Highway Construction in the U.S.: Costs, Benefits, Dependence

Article excerpt


Few people truly recognize the influence of modern transportation on society. In the United States, that includes the influence of highways that allow the citizenry to travel freely, the strength of the economy, and the country's national security. In ali cases, the geography of the United States influenced the evolution of transportation and transportation technology. The U.S. is the third largest country in the world and includes a vast area of land (Central Intelligence Agency, 2012a). In 2008, the U.S. had the most kilometers of roads in the world--6,506,204 kto--almost twice as many as China with the second most (Central Intelligence Agency, 2012b). The U.S. continues to construct highways because they are vital to the country's national security and economic growth. What are the costs of building, upgrading, and maintaining America's highways? What are the costs of not building and maintaining highways? How does the U.S. highway system compare to the highway systems of other countries? Why has the U.S. highway system evolved the way that it has?


In the North American British colonies, coastal cities grew large before inland settlements. They were located at shipping ports at the mouths of rivers and natural bay areas. To transport cargo and passengers inland, the rivers were the early highways. Many of the largest inland cities today were first established as stops en rivers where people could trade goods. Canals often paralleled and complemented river travel. Later, railroads would often follow rivers. Gradually, settlements and towns were established in remote inland locations away from navigable rivers and were connected by horse trails and rugged wagon roads.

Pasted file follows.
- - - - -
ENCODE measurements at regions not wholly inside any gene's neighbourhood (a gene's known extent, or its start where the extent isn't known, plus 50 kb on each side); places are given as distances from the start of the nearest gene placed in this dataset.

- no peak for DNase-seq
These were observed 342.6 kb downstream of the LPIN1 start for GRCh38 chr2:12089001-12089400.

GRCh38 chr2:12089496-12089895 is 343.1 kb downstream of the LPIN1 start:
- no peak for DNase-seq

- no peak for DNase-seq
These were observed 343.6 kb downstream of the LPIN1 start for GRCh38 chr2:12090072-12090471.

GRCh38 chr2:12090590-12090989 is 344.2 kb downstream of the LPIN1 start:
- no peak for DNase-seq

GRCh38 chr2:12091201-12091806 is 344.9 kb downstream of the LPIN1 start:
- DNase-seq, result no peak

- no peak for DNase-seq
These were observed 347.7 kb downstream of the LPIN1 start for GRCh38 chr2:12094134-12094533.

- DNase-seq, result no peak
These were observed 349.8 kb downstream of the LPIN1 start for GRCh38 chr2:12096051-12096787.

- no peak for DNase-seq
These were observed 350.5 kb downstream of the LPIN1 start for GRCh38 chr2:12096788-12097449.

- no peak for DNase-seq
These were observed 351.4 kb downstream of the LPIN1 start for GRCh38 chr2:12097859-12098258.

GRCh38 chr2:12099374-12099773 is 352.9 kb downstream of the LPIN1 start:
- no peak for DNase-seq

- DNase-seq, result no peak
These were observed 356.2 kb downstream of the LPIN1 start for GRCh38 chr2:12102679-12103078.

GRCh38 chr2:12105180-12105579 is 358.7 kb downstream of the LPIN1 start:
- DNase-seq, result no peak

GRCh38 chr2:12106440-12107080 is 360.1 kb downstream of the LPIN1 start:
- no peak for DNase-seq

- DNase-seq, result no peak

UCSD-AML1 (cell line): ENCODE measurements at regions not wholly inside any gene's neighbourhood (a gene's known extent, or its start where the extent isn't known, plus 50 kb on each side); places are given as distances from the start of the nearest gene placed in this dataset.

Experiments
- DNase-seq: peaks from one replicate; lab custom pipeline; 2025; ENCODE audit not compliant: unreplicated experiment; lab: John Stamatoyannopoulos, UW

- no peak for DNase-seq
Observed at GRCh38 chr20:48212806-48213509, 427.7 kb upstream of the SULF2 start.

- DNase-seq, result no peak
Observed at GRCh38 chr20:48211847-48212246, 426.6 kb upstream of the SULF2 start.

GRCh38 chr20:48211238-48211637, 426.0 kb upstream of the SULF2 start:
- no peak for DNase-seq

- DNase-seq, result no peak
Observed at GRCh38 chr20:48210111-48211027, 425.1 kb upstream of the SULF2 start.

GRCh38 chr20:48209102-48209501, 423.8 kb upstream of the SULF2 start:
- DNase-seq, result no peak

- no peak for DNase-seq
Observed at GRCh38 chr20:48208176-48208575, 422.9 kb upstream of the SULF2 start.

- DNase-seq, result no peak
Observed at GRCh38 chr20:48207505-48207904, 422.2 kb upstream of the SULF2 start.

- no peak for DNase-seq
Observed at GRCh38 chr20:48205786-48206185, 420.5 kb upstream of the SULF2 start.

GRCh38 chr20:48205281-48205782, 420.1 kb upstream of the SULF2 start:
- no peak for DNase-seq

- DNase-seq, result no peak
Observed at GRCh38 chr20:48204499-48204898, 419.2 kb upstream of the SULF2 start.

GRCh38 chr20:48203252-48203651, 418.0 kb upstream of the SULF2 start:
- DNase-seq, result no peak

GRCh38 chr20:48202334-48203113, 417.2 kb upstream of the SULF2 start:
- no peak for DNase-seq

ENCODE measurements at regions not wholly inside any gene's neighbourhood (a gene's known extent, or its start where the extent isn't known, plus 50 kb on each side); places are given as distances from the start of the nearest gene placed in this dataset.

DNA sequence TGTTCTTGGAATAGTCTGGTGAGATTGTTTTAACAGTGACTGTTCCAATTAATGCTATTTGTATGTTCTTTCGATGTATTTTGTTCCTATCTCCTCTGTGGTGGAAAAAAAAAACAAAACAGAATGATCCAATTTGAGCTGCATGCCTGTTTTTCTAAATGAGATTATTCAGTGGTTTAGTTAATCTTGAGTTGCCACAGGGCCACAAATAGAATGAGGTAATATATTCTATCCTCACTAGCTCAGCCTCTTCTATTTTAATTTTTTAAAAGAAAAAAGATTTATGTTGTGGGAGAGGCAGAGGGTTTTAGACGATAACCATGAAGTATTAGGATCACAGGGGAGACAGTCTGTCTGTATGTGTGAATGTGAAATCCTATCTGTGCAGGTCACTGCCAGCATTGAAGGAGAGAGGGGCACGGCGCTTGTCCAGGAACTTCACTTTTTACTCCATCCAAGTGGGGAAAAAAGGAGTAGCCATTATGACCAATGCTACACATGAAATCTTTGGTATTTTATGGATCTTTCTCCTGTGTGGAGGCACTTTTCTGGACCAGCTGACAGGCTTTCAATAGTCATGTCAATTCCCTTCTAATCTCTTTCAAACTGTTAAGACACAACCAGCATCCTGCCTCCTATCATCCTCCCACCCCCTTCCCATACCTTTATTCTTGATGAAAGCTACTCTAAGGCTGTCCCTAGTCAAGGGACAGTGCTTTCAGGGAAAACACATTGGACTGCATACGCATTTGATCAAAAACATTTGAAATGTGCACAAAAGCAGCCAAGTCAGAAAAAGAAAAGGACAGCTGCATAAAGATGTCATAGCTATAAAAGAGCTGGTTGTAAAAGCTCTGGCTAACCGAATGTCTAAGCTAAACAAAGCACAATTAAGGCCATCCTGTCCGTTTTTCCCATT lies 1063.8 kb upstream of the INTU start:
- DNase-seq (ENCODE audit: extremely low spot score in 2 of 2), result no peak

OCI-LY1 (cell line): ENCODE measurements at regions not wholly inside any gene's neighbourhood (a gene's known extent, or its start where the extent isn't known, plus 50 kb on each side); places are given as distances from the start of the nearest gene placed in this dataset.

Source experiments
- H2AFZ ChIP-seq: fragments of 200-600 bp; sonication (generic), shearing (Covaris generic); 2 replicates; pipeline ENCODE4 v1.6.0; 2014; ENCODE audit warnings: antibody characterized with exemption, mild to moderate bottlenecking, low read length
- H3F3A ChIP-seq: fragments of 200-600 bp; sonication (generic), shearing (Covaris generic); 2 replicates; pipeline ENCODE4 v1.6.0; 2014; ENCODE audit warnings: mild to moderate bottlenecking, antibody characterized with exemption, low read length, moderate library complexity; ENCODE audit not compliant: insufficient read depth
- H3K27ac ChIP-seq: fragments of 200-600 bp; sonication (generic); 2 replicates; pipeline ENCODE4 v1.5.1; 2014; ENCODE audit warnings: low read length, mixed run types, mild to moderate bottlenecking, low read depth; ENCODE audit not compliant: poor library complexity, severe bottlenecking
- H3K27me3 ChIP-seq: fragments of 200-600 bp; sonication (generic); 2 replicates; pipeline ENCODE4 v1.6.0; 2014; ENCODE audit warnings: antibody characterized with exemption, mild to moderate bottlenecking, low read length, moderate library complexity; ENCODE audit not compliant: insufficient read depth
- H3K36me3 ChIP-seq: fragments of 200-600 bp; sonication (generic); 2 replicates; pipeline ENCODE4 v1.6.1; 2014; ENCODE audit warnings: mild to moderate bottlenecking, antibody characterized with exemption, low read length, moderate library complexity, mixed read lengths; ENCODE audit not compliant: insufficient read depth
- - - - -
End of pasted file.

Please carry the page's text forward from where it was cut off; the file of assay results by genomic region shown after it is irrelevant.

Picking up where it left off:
The need for a well-developed highway in a given location evolves gradually over time. States and localities that plan well will predict and observe this evolution by creating and monitoring long-range growth plans, enabling them to upgrade and construct roads that help to meet their transportation needs. During the colonial period of the U.S., a horse path between two settlements would grow into a wagon road as the settlements grew into towns and cities. Between two towns, maintenance would have to be performed to keep the road open. In the early 1900s, as powered vehicles grew in popularity and as the communities grew even more, the dirt roadway would be graveled, and eventually paved. Over time, the trail grew into a two-lane paved highway.

In the last 100 years of the road's history, American society shifted from agrarian to industrial, with the rise of the second Industrial Revolution. Gradually over the last century, people who had worked on farms started commuting into towns to work in factories. Simultaneously, within the towns, with the growth in steam and electrical power, factories operated at full capacity. In the heart of towns, people who were content before the factories were built wanted to move to the outskirts of town to avoid living near the loud and smelly factories. At first, workers would ride trolleys into town. Later they would travel by car or bus to work. As people moved to the outskirts of town, suburban areas began to grow. The two-lane highway became important to three types of travelers; people traveling from one town to another, people traveling from the country into town to work, and people living in the suburban outskirts of town traveling in to work. Straightened, paved, two-lane roads became congested and needed more lanes for traffic.


A modern roadway is constructed in five phases. The planning phase includes feasibility studies and technical and public input. The project development phase includes impact studies and location studies or scoping. The design phase includes the development of final highway design plans. The right-of-way acquisition phase includes the condemnation and purchasing of property, and during the construction phase, the highway is built (Federal Highway Administration, 2012a). …